Rangesedit

When dealing with numbers in this chapter, we have so far searched for only exact numbers. In practice, filtering on ranges is often more useful. For example, you might want to find all products with a price greater than $20 and less than $40.

In SQL terms, a range can be expressed as follows:

SELECT document
FROM   products
WHERE  price BETWEEN 20 AND 40

Elasticsearch has a range filter, which, unsurprisingly, allows you to filter ranges:

"range" : {
    "price" : {
        "gt" : 20,
        "lt" : 40
    }
}

The range filter supports both inclusive and exclusive ranges, through combinations of the following options:

  • gt: > greater than
  • lt: < less than
  • gte: >= greater than or equal to
  • lte: <= less than or equal to

Here is an example range filter: 

GET /my_store/products/_search
{
    "query" : {
        "filtered" : {
            "filter" : {
                "range" : {
                    "price" : {
                        "gte" : 20,
                        "lt"  : 40
                    }
                }
            }
        }
    }
}

If you need an unbounded range (for example, just >20), omit one of the boundaries:

"range" : {
    "price" : {
        "gt" : 20
    }
}

Ranges on Datesedit

The range filter can be used on date fields too:

"range" : {
    "timestamp" : {
        "gt" : "2014-01-01 00:00:00",
        "lt" : "2014-01-07 00:00:00"
    }
}

When used on date fields, the range filter supports date math operations. For example, if we want to find all documents that have a timestamp sometime in the last hour:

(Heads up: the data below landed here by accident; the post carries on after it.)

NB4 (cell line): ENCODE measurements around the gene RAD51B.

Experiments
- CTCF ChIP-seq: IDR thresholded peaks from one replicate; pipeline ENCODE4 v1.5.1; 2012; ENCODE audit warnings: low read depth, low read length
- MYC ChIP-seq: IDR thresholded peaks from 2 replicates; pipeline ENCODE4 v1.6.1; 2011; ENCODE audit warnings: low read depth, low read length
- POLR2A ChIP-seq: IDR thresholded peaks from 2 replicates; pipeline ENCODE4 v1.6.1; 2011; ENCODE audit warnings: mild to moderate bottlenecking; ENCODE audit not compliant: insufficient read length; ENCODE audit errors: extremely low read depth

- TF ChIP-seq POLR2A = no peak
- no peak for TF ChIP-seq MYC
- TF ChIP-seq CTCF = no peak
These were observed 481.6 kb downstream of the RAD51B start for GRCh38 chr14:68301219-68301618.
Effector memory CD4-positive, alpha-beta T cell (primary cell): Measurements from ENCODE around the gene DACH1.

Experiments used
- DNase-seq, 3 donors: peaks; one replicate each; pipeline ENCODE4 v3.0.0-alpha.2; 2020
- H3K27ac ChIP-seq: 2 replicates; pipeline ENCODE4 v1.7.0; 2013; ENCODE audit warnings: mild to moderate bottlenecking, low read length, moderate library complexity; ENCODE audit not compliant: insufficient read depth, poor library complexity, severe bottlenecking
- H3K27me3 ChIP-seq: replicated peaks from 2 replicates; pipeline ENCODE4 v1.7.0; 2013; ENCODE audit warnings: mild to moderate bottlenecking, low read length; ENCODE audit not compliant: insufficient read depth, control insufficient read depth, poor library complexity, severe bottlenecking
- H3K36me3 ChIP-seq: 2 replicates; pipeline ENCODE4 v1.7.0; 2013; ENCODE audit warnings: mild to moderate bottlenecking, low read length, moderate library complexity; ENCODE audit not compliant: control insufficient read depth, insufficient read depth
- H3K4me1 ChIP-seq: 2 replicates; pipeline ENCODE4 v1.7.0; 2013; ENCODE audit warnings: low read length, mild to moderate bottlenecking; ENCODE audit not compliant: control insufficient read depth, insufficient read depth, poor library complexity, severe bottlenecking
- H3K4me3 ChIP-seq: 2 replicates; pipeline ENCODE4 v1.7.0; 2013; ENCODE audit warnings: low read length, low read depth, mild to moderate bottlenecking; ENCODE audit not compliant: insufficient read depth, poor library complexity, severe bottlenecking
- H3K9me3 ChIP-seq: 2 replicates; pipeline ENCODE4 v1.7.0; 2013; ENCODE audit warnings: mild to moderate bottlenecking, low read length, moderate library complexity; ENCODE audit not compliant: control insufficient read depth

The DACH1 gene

"range" : {
    "timestamp" : {
        "gt" : "now-1h"
    }
}

This filter will now constantly find all documents with a timestamp greater than the current time minus 1 hour, making the filter a sliding window across your documents.

Date math can also be applied to actual dates, rather than a placeholder like now. Just add a double pipe (||) after the date and follow it with a date math expression:

"range" : {
    "timestamp" : {
        "gt" : "2014-01-01 00:00:00",
        "lt" : "2014-01-01 00:00:00||+1M" 
    }
}

Less than January 1, 2014 plus one month

Date math is calendar aware, so it knows the number of days in each month, days in a year, and so forth. More details about working with dates can be found in the date format reference documentation.

Ranges on Stringsedit

The range filter can also operate on string fields. String ranges are calculated lexicographically or alphabetically. For example, these values are sorted in lexicographic order:

  • 5, 50, 6, B, C, a, ab, abb, abc, b
Note

Terms in the inverted index are sorted in lexicographical order, which is why string ranges use this order.

If we want a range from a up to but not including b, we can use the same range filter syntax:

"range" : {
    "title" : {
        "gte" : "a",
        "lt" :  "b"
    }
}